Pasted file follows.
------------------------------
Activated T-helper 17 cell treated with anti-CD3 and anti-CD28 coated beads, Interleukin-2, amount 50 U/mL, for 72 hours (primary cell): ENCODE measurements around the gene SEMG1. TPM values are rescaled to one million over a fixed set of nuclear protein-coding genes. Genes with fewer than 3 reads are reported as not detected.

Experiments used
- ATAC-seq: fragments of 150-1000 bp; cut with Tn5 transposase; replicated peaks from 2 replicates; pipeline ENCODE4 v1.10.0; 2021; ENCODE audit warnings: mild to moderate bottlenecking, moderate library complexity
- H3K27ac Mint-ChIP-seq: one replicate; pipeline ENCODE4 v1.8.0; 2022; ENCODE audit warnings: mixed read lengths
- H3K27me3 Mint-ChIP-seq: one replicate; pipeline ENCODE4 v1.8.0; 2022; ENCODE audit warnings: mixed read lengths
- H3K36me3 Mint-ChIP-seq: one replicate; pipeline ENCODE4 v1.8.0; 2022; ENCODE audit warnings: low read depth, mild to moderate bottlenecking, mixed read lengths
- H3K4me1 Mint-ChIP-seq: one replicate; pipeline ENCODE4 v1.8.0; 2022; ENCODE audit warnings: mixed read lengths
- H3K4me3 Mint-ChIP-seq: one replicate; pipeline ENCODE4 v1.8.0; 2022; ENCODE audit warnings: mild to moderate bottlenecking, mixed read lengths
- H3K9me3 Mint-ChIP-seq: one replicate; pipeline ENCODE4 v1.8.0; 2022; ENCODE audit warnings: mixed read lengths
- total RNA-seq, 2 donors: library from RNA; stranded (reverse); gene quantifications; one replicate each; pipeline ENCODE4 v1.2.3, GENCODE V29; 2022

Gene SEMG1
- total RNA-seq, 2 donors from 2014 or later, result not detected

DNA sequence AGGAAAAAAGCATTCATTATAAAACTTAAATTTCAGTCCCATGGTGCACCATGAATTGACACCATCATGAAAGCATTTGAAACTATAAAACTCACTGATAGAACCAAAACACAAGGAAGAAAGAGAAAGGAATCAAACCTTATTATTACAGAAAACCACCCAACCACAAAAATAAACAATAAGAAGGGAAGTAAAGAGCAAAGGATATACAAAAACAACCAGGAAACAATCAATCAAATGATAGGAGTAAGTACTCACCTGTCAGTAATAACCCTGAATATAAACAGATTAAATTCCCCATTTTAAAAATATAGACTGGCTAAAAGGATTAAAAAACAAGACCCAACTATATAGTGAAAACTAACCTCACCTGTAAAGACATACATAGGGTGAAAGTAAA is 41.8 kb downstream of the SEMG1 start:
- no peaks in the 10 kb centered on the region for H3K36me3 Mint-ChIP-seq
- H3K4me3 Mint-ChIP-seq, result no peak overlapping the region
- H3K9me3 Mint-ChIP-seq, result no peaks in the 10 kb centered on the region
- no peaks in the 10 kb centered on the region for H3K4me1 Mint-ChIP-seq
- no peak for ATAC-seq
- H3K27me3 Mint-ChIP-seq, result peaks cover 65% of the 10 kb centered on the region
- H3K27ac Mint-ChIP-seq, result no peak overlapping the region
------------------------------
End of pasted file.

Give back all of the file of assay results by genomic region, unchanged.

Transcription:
Activated T-helper 17 cell treated with anti-CD3 and anti-CD28 coated beads, Interleukin-2, amount 50 U/mL, for 72 hours (primary cell): ENCODE measurements around the gene SEMG1. TPM values are rescaled to one million over a fixed set of nuclear protein-coding genes. Genes with fewer than 3 reads are reported as not detected.

Experiments used
- ATAC-seq: fragments of 150-1000 bp; cut with Tn5 transposase; replicated peaks from 2 replicates; pipeline ENCODE4 v1.10.0; 2021; ENCODE audit warnings: mild to moderate bottlenecking, moderate library complexity
- H3K27ac Mint-ChIP-seq: one replicate; pipeline ENCODE4 v1.8.0; 2022; ENCODE audit warnings: mixed read lengths
- H3K27me3 Mint-ChIP-seq: one replicate; pipeline ENCODE4 v1.8.0; 2022; ENCODE audit warnings: mixed read lengths
- H3K36me3 Mint-ChIP-seq: one replicate; pipeline ENCODE4 v1.8.0; 2022; ENCODE audit warnings: low read depth, mild to moderate bottlenecking, mixed read lengths
- H3K4me1 Mint-ChIP-seq: one replicate; pipeline ENCODE4 v1.8.0; 2022; ENCODE audit warnings: mixed read lengths
- H3K4me3 Mint-ChIP-seq: one replicate; pipeline ENCODE4 v1.8.0; 2022; ENCODE audit warnings: mild to moderate bottlenecking, mixed read lengths
- H3K9me3 Mint-ChIP-seq: one replicate; pipeline ENCODE4 v1.8.0; 2022; ENCODE audit warnings: mixed read lengths
- total RNA-seq, 2 donors: library from RNA; stranded (reverse); gene quantifications; one replicate each; pipeline ENCODE4 v1.2.3, GENCODE V29; 2022

Gene SEMG1
- total RNA-seq, 2 donors from 2014 or later, result not detected

DNA sequence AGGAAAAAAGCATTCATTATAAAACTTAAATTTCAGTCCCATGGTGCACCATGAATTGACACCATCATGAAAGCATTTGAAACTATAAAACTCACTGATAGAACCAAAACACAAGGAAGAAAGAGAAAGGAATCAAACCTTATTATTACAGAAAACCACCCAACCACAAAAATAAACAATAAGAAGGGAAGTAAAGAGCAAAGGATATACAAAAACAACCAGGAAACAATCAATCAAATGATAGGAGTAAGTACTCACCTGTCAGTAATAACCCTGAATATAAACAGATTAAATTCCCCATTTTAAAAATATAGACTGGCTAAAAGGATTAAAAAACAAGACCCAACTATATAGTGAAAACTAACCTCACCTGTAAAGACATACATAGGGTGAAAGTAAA is 41.8 kb downstream of the SEMG1 start:
- no peaks in the 10 kb centered on the region for H3K36me3 Mint-ChIP-seq
- H3K4me3 Mint-ChIP-seq, result no peak overlapping the region
- H3K9me3 Mint-ChIP-seq, result no peaks in the 10 kb centered on the region
- no peaks in the 10 kb centered on the region for H3K4me1 Mint-ChIP-seq
- no peak for ATAC-seq
- H3K27me3 Mint-ChIP-seq, result peaks cover 65% of the 10 kb centered on the region
- H3K27ac Mint-ChIP-seq, result no peak overlapping the region